The relationship between practice nurses and GPs is crucial to ensuring that patients receive high-quality palliative care, according to evidence submitted as part of draft guidance on end-of-life care released by NICE.
The draft guidance uses evidence which cites that a trusting relationship between GPs and practice nurses as important for palliative care. It states that when this was present, the GP was happier to prescribe larger ranges of medication for the anticipatory prescribing, giving nursing staff more flexibility in the administration of pain relief. It also notes that palliative care often suffers due to a disconnect between primary care and out of hours services, which often prevents adequate anticipatory prescribing.
Professor Bill Noble, medical director at Marie Curie, said: 'With more people dying each year the demand for high quality and compassionate palliative and end of life care will only increase. However, to achieve genuine change, this will need to be embedded in continuous professional development and supported by more funding of much-needed research in the area. Without these commitments, we will never achieve the standards of other NHS practice.'
The guidance was designed after the Liverpool Care Pathway was abolished last year, after a government review identified serious failings with the protocol, particularly around the issue of when it is appropriate to begin to provide palliative care. To correct this, the draft guidance is designed to aid nurses and other healthcare professionals to identify when a patient is reaching the final phase of their life.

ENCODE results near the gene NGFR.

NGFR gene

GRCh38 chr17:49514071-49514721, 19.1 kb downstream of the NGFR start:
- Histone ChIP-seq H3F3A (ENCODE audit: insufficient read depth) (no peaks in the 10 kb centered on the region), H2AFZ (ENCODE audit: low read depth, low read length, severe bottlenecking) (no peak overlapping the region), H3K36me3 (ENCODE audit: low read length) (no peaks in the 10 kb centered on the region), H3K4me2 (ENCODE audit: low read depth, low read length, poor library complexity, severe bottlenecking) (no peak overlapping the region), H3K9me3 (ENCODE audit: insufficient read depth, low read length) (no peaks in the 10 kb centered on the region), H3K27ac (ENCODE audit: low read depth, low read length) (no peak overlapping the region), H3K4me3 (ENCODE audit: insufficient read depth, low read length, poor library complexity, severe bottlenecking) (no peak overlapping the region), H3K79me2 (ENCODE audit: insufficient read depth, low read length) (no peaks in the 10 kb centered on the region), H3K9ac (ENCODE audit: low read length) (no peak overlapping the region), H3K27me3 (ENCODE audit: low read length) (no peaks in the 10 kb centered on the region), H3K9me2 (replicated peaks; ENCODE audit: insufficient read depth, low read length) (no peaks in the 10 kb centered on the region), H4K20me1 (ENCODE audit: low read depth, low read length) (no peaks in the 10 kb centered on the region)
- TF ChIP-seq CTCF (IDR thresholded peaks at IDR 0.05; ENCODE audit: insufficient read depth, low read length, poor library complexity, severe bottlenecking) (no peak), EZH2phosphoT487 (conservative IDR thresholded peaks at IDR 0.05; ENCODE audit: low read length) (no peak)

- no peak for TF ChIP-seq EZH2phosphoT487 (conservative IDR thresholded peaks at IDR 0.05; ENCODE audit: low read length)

Sir Andrew Dillon, NICE's chief executive, said: 'While [the Liverpool Care Pathway] helped many to pass away with dignity, it became clear over time that it wasn't always used in the way it was intended.'
The guidance will also address communication between healthcare professionals and the patient and their family, which was seen as a failing in the Liverpool Care Pathway. The draft guidance recommends establishing a clear line of communication with patients, ensuring they understand which decisions are being made about their care and why, and are aware of any developments in their condition.
Sir Andrew added: 'Some families, felt that elderly relatives were placed onto the pathway without their knowledge or consent. Following a review, the pathway is no longer used.'
The consultation for the draft NICE guideline will be open until Wednesday 9 September 2015. Comments will then be reviewed before the final guideline is published for NHS use.
NICE is also developing best practice guidelines for the NHS on end of life care for infants, children and young people, and guidance on how to deliver services to improve supportive and palliative care for adults. These are expected to be published in 2016 and 2018 respectively.